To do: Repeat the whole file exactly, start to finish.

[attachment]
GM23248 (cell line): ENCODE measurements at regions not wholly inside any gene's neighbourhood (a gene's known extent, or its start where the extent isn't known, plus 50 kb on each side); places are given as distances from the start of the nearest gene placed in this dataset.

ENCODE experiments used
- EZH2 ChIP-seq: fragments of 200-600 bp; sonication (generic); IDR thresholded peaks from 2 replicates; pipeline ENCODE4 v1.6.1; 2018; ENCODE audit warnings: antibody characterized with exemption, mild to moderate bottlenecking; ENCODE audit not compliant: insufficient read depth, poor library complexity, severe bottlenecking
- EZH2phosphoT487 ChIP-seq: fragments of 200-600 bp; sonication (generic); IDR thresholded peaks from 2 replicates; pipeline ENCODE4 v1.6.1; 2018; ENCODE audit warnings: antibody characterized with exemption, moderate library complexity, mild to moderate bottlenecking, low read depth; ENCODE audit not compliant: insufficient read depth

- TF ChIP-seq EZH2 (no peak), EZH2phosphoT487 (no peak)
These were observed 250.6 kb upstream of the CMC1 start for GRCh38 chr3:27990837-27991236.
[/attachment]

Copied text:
GM23248 (cell line): ENCODE measurements at regions not wholly inside any gene's neighbourhood (a gene's known extent, or its start where the extent isn't known, plus 50 kb on each side); places are given as distances from the start of the nearest gene placed in this dataset.

ENCODE experiments used
- EZH2 ChIP-seq: fragments of 200-600 bp; sonication (generic); IDR thresholded peaks from 2 replicates; pipeline ENCODE4 v1.6.1; 2018; ENCODE audit warnings: antibody characterized with exemption, mild to moderate bottlenecking; ENCODE audit not compliant: insufficient read depth, poor library complexity, severe bottlenecking
- EZH2phosphoT487 ChIP-seq: fragments of 200-600 bp; sonication (generic); IDR thresholded peaks from 2 replicates; pipeline ENCODE4 v1.6.1; 2018; ENCODE audit warnings: antibody characterized with exemption, moderate library complexity, mild to moderate bottlenecking, low read depth; ENCODE audit not compliant: insufficient read depth

- TF ChIP-seq EZH2 (no peak), EZH2phosphoT487 (no peak)
These were observed 250.6 kb upstream of the CMC1 start for GRCh38 chr3:27990837-27991236.